Sunday was pork tenderloin day. I'd been looking through my cookbooks for ideas but then saw an episode of America's Test Kitchen on Saturday that featured a stuffed tenderloin.
It wasn't this pink, though...this might've been taken early in the morning.
The filling was kind of a tapenade but with sun-dried tomatoes in addition to the kalamata olives.
One of the tenderloins was butterflied, pounded to about 1/4", stuffed, and rolled while the other was just tied for uniformity and seasoned with salt and pepper. The color of the pork here is more accurate.
I seared them over lump charcoal and then finished them with indirect heat.
The setting sun adds a warm tone. The stuffed tenderloin had good flavor and the tomatoes added some different notes, and I had processed the filling until it was fairly smooth because I don't care for big chunks of tomato. And tapenade goes well with football.
The plain tenderloin was sliced and used for sandwiches during the week. Here's one I made with some Italian pita bread and mayo.
We hadn't had chicken for awhile so Monday I did a little websurfing and found this recipe. All I had to do was stop at the store on my way home to pick up the chicken and even though the recipe calls for boneless, skinless thighs I went for the real thing.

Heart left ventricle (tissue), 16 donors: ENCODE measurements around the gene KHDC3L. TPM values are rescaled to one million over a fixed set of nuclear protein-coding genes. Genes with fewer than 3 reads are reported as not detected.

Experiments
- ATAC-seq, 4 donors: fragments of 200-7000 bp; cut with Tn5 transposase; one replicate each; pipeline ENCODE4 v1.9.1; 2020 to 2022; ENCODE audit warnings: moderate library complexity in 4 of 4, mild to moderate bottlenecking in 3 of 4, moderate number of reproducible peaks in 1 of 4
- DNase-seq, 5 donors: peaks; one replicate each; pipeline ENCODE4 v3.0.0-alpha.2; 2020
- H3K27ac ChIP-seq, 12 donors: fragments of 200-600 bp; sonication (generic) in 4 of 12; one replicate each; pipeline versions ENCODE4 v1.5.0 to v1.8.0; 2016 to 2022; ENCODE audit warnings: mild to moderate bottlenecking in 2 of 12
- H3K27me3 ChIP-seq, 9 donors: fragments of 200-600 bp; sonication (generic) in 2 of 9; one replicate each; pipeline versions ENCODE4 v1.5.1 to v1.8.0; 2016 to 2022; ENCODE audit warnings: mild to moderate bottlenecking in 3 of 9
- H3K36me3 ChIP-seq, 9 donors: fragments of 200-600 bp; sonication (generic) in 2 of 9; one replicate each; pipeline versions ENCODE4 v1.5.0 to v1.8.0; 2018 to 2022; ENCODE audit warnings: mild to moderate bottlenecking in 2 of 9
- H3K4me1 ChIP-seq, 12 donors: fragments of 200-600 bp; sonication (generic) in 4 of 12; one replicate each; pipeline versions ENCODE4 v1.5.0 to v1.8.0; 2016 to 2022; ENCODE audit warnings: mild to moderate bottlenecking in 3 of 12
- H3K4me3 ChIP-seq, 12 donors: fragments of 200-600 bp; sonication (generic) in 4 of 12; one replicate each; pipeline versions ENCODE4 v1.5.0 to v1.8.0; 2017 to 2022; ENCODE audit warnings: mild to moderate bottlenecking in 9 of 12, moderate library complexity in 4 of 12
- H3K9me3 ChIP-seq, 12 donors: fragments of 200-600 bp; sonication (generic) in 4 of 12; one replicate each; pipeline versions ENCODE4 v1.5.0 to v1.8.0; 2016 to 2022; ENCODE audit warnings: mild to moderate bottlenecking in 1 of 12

Since the chicken was only going to be in the marinade for an hour or so I left the bowl on the kitchen counter.
No searing here, just indirect grilling until it was done, and one piece came with some extra skin and fat. The marinade added a lot of good flavor and the chicken was a definite hit with the family, so I'll be making this one again...with more than 4 thighs!
After a couple of days off I wanted to grill last night and since I was cooking for myself I could be a little creative, so I decided to make some beef satays with Thai/Asian-influenced flavors. The bottles are sesame oil and soy sauce and this cut was labeled "butter steak".
After basically putting together a sesame-lemon-soy vinaigrette I went a little off-course and added a spoonful of Dijon mustard to hold everything together before I poured it over the satays.
The beef marinated for about 1:45 and I set up my 26" Weber grill because I'd need as much space as possible, and once again I used lump charcoal. The fire was good and hot so it didn't take long to cook the satays, and the shape of them meant that I got a nice mix of doneness.
I didn't cut the beef really thin so even though the outside was done the inside stayed nice and pink.
All gone! Even though I didn't add any salt some of the beef was a little salty so a reduced-sodium soy sauce might've been a good idea. The sesame flavor was rich and nutty and the lime added some brightness and a nice citrus tang, and I couldn't really detect the mustard so apparently that didn't screw it up.
All in all it was a pretty good week for eating. Tomorrow I'm giving myself a break and letting someone else fix lunch, but I just might be back at it come dinnertime...